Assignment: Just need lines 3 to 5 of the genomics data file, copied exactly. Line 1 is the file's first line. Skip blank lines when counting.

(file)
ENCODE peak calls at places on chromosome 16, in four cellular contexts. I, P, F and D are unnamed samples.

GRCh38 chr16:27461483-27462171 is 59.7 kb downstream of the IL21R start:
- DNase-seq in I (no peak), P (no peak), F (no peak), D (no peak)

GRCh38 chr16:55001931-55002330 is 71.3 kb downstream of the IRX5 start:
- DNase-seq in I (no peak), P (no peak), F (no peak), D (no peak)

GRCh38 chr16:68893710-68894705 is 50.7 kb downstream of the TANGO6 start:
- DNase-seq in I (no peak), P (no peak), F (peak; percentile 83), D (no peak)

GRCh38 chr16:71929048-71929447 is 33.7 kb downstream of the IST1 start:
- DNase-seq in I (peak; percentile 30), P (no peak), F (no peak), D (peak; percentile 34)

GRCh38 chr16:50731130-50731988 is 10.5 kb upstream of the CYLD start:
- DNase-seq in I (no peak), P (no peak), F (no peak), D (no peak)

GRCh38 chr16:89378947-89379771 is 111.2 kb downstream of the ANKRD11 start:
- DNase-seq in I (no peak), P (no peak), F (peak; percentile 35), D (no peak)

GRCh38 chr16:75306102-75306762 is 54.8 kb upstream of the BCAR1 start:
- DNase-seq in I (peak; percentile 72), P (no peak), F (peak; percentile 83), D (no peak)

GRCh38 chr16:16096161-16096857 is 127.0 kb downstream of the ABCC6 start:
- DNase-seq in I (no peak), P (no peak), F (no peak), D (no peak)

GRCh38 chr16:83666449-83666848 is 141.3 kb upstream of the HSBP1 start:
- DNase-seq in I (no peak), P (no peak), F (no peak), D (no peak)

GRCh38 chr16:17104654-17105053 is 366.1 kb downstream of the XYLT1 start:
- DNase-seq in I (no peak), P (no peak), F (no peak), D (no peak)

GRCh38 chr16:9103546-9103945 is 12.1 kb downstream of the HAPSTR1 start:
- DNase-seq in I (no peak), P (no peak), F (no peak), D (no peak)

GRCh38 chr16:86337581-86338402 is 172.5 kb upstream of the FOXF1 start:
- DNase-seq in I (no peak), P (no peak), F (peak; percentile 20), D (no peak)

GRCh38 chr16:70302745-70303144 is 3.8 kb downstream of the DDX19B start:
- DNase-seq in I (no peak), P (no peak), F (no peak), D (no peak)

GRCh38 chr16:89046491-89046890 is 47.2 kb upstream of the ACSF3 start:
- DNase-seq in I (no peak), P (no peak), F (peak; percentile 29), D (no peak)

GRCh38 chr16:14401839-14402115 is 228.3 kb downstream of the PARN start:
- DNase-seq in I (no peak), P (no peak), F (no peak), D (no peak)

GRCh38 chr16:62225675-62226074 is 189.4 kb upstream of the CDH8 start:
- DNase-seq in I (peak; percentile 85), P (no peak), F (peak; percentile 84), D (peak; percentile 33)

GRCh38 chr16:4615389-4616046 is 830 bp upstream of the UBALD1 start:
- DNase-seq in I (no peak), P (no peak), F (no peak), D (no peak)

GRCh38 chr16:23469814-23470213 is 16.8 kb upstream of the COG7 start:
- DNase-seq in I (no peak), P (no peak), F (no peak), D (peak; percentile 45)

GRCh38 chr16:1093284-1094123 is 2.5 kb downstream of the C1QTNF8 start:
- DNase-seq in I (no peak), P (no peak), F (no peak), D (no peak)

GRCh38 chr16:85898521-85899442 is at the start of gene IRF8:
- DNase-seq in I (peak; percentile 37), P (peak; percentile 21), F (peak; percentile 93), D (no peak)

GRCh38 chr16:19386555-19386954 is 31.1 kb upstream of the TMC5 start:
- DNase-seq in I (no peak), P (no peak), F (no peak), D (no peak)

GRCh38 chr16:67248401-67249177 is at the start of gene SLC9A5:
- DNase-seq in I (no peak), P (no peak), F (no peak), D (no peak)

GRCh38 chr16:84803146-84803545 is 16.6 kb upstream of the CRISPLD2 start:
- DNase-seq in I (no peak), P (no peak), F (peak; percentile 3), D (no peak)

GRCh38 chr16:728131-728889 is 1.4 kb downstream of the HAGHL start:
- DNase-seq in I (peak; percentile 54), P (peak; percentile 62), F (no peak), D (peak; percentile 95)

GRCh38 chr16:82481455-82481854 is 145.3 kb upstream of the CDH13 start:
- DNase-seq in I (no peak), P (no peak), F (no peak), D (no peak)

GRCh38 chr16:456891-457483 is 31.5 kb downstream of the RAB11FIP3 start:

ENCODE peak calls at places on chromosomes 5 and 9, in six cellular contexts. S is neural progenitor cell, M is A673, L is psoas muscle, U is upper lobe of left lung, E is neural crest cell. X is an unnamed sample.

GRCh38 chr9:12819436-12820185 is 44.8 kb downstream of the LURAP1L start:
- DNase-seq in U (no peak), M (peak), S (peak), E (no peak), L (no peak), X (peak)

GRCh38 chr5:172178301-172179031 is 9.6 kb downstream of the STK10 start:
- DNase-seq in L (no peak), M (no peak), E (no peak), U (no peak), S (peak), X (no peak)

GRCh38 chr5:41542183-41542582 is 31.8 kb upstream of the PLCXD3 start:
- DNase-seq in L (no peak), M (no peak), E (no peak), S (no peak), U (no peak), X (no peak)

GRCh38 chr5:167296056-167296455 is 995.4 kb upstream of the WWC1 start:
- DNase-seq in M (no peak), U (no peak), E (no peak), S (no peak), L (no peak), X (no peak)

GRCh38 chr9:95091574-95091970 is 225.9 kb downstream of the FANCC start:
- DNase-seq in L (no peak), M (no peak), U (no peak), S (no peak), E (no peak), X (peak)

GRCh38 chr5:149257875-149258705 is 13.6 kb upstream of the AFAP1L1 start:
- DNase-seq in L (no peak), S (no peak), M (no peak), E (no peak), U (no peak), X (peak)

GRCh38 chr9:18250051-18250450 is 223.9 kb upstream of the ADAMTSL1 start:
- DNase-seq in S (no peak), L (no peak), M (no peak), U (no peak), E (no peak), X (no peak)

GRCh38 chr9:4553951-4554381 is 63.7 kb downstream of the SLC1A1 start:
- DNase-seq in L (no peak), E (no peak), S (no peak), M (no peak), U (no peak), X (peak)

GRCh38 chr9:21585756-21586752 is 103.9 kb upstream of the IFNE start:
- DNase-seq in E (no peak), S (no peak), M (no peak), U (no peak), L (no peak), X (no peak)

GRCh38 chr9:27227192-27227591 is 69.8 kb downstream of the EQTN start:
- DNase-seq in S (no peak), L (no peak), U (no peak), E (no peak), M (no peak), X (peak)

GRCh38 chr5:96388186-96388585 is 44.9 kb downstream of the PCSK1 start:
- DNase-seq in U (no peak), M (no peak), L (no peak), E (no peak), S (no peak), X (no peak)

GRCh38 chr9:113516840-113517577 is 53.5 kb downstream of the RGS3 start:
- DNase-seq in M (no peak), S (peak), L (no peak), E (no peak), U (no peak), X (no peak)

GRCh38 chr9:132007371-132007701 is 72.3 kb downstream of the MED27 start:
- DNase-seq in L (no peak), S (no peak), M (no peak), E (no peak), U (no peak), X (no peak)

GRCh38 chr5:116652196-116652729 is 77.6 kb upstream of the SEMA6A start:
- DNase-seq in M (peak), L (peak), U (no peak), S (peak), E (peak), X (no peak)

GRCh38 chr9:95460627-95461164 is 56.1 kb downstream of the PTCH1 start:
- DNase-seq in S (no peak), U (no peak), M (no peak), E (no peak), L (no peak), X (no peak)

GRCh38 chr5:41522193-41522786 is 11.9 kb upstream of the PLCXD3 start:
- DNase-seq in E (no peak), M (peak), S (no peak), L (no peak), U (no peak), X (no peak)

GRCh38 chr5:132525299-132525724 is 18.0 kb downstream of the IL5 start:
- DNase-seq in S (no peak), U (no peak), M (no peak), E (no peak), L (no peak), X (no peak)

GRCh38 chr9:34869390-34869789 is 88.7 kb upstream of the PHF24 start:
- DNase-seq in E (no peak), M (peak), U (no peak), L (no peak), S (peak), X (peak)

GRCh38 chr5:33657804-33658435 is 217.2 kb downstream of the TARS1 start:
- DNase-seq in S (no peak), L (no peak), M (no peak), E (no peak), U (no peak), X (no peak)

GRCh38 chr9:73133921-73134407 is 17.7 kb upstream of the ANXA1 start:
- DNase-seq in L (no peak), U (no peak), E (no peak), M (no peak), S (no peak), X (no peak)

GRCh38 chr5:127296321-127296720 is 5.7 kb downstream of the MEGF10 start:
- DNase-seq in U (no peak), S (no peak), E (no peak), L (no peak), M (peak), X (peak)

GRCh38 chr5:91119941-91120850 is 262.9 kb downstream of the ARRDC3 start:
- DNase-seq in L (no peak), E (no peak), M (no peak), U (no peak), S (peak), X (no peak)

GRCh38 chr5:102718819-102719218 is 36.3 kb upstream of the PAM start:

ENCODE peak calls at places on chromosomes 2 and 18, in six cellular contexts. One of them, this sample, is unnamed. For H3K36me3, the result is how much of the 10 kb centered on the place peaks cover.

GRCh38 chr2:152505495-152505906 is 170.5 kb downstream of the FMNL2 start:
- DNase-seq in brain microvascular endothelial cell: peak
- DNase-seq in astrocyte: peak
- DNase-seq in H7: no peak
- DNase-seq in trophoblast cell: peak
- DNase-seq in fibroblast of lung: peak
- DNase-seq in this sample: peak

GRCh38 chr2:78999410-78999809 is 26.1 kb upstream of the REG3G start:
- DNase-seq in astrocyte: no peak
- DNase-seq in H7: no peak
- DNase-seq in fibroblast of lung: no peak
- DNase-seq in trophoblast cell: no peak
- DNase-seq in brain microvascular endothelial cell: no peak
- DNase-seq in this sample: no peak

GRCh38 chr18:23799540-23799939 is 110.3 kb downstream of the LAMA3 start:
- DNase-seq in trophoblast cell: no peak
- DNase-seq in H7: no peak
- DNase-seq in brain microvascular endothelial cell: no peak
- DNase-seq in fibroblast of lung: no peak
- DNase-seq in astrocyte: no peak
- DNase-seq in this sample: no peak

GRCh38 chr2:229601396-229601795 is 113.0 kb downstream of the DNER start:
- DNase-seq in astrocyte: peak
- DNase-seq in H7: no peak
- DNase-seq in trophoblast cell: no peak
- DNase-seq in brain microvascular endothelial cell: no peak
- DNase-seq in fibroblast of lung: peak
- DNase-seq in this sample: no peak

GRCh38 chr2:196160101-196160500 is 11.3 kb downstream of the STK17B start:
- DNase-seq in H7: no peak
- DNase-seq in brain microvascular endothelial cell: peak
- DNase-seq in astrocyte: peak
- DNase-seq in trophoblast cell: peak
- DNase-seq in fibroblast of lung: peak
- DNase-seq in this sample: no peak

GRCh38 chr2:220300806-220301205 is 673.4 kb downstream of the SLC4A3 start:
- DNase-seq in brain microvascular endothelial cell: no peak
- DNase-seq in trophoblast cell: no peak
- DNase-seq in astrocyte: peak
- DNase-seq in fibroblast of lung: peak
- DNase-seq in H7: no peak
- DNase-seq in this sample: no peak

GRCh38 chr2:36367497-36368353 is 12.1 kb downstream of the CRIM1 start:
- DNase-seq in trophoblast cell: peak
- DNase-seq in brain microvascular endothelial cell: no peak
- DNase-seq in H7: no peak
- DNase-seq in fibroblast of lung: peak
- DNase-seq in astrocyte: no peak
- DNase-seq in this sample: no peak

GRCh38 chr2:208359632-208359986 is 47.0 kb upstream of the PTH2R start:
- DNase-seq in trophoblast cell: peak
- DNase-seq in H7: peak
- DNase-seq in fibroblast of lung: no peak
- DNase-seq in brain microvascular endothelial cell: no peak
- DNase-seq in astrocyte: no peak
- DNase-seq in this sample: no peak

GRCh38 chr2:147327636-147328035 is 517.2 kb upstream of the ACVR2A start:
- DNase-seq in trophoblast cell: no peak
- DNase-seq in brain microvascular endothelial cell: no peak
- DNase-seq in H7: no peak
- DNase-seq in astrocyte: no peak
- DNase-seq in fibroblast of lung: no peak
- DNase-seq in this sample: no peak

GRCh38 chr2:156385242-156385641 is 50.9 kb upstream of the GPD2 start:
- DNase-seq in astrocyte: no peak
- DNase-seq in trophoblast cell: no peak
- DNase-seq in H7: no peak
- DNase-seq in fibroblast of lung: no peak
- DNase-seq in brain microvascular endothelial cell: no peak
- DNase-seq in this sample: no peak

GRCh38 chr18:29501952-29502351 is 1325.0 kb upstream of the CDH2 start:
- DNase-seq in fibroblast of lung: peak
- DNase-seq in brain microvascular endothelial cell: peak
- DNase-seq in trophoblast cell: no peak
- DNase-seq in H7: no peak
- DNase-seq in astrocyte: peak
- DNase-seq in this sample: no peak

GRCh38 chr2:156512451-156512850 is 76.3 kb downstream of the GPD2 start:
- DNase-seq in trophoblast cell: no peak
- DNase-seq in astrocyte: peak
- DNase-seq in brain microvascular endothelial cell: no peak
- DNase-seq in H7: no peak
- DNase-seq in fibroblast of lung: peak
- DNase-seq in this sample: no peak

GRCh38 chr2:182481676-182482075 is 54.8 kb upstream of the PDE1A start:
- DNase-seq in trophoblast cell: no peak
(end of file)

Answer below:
- DNase-seq in I (no peak), P (no peak), F (no peak), D (no peak)

GRCh38 chr16:55001931-55002330 is 71.3 kb downstream of the IRX5 start:
- DNase-seq in I (no peak), P (no peak), F (no peak), D (no peak)